SIMD = Single Instruction, Multiple Data (4, Informative)

Joce640k (829181) | about 6 years ago | (#24090011)

Get your acronyms right....

now accepting memes for fdiv bugs (-1, Redundant)

Anonymous Coward | about 6 years ago | (#24090031)

Imagine, a single chip containing a beowulf cluster of fdiv bugyness...

In Soviet Russia fdiv bugs you on 32 cores.

In Korea, old cores for old people.

eh, I give up

tm

I'm no expert but (4, Funny)

Gat0r30y (957941) | about 6 years ago | (#24090065)

The card features one 150W power connector, as well as a 75W connector. Heise deduces that this results in a total power consumption of 300W,

Um, that just doesn't seem to quite add up to me.

Re:I'm no expert but (5, Informative)

tlhIngan (30335) | about 6 years ago | (#24090129)

The card features one 150W power connector, as well as a 75W connector. Heise deduces that this results in a total power consumption of 300W,

Um, that just doesn't seem to quite add up to me.

Power can come from multiple sources. In this case, you have a 150W power connector (probably a 6pin PCIe one), and another 75W one (yet another 6pin PCIe). The remaining 75W comes from the PCIe connector itself.

Nothing terribly unusual - a number of cards are coming out in configurations like this, and 300W for a video card is starting to become the norm, depressing as it is.

Re:I'm no expert but (1)

Gat0r30y (957941) | about 6 years ago | (#24090213)

Thanks for clarifying, and you are right, 300W is out of control for a graphics card. On the upside, maybe I won't game so much anymore because of the electricity bill.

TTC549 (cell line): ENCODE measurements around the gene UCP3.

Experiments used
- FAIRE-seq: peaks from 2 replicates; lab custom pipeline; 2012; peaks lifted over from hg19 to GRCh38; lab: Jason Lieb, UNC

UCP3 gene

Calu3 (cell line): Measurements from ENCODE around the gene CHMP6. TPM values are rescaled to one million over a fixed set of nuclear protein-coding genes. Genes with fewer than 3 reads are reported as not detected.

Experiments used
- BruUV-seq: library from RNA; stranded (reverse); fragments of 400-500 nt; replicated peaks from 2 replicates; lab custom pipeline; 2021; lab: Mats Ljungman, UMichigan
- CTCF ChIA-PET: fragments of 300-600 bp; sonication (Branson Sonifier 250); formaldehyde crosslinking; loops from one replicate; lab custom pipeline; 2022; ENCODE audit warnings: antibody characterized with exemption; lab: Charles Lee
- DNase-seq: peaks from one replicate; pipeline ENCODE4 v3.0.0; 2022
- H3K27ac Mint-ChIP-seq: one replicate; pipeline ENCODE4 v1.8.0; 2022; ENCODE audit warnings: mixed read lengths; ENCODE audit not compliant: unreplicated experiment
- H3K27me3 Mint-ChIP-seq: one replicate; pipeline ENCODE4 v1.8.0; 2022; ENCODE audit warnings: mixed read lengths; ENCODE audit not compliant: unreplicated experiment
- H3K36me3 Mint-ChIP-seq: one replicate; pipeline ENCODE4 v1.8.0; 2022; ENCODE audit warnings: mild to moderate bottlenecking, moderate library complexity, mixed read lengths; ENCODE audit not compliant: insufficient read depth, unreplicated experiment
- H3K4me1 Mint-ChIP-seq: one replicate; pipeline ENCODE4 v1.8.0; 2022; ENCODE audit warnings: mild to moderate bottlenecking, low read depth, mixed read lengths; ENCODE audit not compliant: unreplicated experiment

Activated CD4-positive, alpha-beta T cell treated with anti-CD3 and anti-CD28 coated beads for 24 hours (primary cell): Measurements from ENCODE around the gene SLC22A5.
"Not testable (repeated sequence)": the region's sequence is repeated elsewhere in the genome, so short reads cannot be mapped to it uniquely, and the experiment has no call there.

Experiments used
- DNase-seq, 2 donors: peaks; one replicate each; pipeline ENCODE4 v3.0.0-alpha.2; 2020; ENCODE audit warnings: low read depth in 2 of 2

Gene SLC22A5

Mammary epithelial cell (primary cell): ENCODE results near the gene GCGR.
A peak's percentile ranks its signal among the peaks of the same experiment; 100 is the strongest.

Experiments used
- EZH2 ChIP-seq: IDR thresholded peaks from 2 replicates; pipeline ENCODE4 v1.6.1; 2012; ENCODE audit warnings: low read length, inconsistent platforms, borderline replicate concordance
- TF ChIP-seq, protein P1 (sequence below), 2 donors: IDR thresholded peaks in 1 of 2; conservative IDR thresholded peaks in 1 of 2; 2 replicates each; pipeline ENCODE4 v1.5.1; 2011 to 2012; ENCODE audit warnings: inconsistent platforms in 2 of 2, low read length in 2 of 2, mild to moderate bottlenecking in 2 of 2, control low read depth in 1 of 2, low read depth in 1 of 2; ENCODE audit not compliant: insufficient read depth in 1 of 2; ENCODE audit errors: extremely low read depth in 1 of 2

Re:I'm no expert but (4, Funny)

MightyMartian (840721) | about 6 years ago | (#24090411)

Or from the loss of mental acuity due to serious RF interference melting your brain.

"Look at da pretty colors..."

Re:I'm no expert but (1)

Yvan256 (722131) | about 6 years ago | (#24090499)

My Core 2 Duo Mac mini + ViewSonic VP171s are both listed at 30-35W average.

Hearing about videocards requiring power connectors AND wasting 300W of power just seems insane to me.

Not to mention the power for the CPU, RAM, hard drives, LCD, etc. And since all of this crap generates heat, some of you are also paying double/triple since you run the AC to counter the heat.

Re:I'm no expert but (0)

Anonymous Coward | about 6 years ago | (#24090789)

300 W is absurd. 240 W should be enough for any GPU.

Re:I'm no expert but (2, Informative)

i.of.the.storm (907783) | about 6 years ago | (#24091403)

...and 300W for a video card is starting to become the norm, depressing as it is.

Not really, die shrinks have been actually driving down power consumption. If you look at this page: http://www.guru3d.com/article/radeon-hd-4850-and--4870-crossfirex-performance/3 [guru3d.com] you can see that the latest generation Radeon 4850 and 4870 consume much less power than the power hungry peaks set by the 2900XT. The 4850 system uses less than 300W at full load. That's pretty damn impressive considering the ridiculous amount of performance it puts out.